Ladies lunch to shine a light on Endometriosis

A disease affecting 1 in 10 women worldwide will be the topic of a discussion at an upcoming lunch at the Southport Yacht Club.

The Endometriosis Association (Qld) Inc. (QENDO) ladies lunch is set to take place on March 16 and will be hosted by 1029 Hot Tomato radio personality and fellow ‘endo sister’ Emily Jade O’Keeffe.

With March being global awareness month for endometriosis, the event is an opportunity to bring women together to help shine a light on the disease.


Twenty-nine-year-old Gold Coast local Stephanie Needs knows first hand the impact of endometriosis on daily life and will be there throw her support behind the cause.

“I was diagnosed 13 years ago at age 16 and since then I have six surgeries to remove endometriosis from my bowel, bladder, ovaries and cervix,” Stephanie said.

“As I get older my endometriosis has gotten worse by growing faster and my symptoms becoming much more intense. My moods have really fluctuated, impacting my relationships, career and quality of life.

“Endo, like many other chronic diseases, doesn’t just affect me; my personal relationships can also suffer. Thankfully, I have a very supportive husband who has done a lot of his own research to understand endo and how we can support me.

“When it comes to work, it is not uncommon for me to have at least one day per month off work due to extreme pain and cramping. It’s a challenge because you’re always trying to balance your health with your career ambitions.”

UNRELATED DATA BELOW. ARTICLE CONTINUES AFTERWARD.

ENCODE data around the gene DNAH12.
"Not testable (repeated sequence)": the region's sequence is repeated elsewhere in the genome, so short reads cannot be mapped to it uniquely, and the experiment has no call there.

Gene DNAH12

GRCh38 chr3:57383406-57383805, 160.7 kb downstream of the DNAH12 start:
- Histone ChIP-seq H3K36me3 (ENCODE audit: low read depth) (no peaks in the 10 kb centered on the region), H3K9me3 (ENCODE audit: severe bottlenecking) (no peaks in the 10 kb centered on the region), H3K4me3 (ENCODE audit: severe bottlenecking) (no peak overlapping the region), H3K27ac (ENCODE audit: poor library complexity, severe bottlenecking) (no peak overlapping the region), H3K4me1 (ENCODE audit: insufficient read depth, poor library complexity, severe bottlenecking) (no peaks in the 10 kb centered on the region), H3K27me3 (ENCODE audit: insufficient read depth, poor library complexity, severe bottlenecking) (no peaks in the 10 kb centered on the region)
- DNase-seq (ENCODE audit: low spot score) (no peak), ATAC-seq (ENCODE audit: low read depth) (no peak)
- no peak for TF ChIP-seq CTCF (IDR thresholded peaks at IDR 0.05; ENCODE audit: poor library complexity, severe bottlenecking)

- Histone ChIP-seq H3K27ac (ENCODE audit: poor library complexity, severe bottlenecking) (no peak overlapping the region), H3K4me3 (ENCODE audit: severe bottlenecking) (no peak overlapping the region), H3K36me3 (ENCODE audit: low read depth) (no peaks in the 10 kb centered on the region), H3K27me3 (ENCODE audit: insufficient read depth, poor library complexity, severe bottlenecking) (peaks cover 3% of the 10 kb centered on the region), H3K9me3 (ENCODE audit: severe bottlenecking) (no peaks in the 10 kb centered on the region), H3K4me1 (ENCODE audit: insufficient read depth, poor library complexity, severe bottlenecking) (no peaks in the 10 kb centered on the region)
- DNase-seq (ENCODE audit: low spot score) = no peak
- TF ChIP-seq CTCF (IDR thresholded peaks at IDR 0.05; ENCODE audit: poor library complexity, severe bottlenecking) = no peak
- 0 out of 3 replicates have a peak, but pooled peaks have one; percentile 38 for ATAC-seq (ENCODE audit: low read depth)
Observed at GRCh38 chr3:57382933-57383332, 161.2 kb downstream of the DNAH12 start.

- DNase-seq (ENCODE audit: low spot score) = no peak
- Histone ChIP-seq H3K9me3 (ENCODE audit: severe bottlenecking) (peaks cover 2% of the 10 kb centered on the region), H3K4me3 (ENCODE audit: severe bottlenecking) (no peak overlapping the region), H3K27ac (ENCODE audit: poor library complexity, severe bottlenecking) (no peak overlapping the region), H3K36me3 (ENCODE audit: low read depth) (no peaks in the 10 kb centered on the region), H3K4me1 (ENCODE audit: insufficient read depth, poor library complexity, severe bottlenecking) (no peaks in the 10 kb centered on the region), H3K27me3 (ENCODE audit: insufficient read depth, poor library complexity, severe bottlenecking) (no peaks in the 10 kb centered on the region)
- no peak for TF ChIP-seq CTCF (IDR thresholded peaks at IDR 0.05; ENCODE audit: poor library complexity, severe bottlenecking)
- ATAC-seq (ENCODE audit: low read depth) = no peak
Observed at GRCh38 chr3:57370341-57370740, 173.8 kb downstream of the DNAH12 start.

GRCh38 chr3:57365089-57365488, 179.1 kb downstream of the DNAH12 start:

QENDO President Jessica Taylor said that while endometriosis is being spoken about more and more, thanks to people like Stephanie sharing their stories, there is still a long way to go.

“Over the past couple of years we’ve seen endo become a much bigger conversation as people are realising the true toll of this disease on the community. I say ‘community’ because it’s not just a ‘women’s issue’—endometriosis has a huge impact on not only on individuals and their families, but on our health system, our education system and businesses across the country,” Jessica said.

“For too long women have been suffering in silence or had their symptoms dismissed due to a lack of understanding of this disease. It has to stop.

“It’s fantastic to hear more people talking about endo and Endometriosis Queensland is working hard to keep this conversation front and centre.”

QENDO wants to remind people that endo is not the end, and that there is a range of support available. Find out more about endometriosis at